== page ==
Dates: 1 August 1686 – 24 July 1739
Period/Era/Style: Late Baroque
Born in Venice, Benedetto Marcello was a member of a noble family and his compositions are frequently referred to as Patrizio Veneto. Although he was a music student of Antonio Lotti and Francesco Gasparini, his father wanted Benedetto to devote himself to law. Benedetto managed to combine a life in law and public service with one in music. In 1711 he was appointed a member of the Council of Forty (in Venice’s central government), and in 1730 he went to Pola as Provveditore (district governor). Due to his health having been “impaired by the climate” of Istria, Marcello retired after eight years in the capacity of Camerlengo to Brescia where he died of tuberculosis in 1739.
Benedetto Marcello was the brother of Alessandro Marcello, also a notable composer. On 20 May 1728 Benedetto Marcello married his singing student Rosanna Scalfi in a secret ceremony. However, as a nobleman his marriage to a commoner was unlawful and after Marcello’s death the marriage was declared null by the state. Rosanna was unable to inherit his estate, and filed suit in 1742 against Benedetto’s brother Alessandro Marcello, seeking financial support.
Marcello composed a variety of music including considerable church music, oratorios, hundreds of solo cantatas, duets, sonatas, concertos and sinfonias. Marcello was a younger contemporary of Antonio Vivaldi in Venice and his instrumental music enjoys a Vivaldian flavor.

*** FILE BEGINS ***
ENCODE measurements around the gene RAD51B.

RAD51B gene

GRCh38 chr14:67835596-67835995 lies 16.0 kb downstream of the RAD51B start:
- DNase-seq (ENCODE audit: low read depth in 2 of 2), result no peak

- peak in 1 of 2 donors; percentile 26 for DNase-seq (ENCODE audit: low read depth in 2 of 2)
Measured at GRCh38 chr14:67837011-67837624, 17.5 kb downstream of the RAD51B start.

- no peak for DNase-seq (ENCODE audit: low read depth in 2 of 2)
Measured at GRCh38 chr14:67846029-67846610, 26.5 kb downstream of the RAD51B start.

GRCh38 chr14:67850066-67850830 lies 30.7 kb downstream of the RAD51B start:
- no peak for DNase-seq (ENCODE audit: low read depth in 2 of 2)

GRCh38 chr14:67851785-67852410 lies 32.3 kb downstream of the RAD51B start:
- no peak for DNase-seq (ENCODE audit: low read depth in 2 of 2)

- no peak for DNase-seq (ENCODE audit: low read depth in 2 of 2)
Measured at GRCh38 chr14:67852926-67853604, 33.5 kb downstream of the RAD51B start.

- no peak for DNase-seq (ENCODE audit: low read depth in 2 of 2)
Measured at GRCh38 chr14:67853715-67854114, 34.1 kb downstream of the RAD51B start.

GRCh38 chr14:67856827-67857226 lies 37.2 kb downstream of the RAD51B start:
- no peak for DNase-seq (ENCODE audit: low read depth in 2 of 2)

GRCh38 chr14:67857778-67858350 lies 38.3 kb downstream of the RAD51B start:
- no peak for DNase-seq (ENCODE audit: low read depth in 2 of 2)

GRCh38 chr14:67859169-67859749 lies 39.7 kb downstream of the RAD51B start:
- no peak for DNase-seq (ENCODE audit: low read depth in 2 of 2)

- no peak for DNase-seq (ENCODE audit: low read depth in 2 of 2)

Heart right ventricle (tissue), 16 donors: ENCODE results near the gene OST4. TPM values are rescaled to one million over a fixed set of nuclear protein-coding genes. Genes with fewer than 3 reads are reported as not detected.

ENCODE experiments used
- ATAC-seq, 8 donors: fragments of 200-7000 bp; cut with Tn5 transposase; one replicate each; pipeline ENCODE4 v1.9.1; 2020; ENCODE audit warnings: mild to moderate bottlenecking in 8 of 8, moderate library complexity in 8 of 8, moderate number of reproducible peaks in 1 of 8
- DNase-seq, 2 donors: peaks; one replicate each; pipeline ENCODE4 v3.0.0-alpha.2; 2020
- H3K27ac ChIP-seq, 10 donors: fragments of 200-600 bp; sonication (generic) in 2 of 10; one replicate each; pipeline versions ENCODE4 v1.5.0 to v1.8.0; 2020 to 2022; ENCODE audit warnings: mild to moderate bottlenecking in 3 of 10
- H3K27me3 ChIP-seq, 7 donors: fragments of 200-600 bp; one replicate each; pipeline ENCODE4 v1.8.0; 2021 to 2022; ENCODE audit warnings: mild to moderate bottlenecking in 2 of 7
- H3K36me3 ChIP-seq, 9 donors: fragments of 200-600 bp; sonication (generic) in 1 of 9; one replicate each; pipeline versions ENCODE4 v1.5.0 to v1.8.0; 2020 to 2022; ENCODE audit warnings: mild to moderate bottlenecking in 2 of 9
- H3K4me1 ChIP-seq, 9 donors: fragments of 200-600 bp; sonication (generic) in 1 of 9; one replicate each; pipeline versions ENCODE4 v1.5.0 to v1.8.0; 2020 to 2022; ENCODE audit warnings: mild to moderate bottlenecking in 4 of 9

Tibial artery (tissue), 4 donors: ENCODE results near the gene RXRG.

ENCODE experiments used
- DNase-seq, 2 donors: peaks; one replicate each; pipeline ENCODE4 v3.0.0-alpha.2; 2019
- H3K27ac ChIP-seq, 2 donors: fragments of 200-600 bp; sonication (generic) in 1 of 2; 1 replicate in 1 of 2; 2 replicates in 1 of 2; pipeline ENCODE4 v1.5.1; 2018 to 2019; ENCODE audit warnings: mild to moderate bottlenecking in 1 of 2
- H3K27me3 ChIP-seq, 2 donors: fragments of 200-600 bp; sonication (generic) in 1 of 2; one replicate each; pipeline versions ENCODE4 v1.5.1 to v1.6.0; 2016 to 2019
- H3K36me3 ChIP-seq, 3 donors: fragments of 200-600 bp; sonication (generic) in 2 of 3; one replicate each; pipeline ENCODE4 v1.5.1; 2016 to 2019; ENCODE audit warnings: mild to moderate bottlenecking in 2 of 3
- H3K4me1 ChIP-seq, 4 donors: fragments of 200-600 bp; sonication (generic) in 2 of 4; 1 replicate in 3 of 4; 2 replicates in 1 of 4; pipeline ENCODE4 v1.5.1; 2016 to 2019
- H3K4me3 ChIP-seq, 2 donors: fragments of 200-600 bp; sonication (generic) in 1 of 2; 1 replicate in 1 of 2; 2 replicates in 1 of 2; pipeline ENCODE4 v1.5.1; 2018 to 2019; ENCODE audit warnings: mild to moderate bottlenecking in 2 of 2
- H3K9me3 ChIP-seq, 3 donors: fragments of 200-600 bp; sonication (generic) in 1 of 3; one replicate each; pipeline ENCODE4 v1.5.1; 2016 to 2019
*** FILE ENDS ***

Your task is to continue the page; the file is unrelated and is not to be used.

As a composer, Marcello was best known in his lifetime and is now still best remembered for his Estro poetico-armonico (Venice, 1724–27), a musical setting for voices, figured bass (a continuo notation), and occasional solo instruments, of the first fifty Psalms, as paraphrased in Italian by his friend G. Giustiniani. They were much admired by Charles Avison, who with John Garth brought out an edition with English words (London, 1757).
The library of the Brussels Conservatoire possesses some interesting volumes of chamber cantatas composed by Marcello for his mistress. Although Benedetto Marcello wrote an opera called La Fede riconosciuta and produced it in Vicenza in 1702, he had little sympathy with this form of composition, as evidenced in his writings (see below).
Benedetto Marcello’s music is “characterized by imagination and a fine technique and includes both counterpoint and progressive, galant features” (Grove 1994).
With the poet Antonio Schinella Conti he wrote a series of experimental long cantatas – a duet, Il Timoteo, then five monologues, Cantone, Lucrezia, Andromaca, Arianna abandonnata, and finally Cassandra.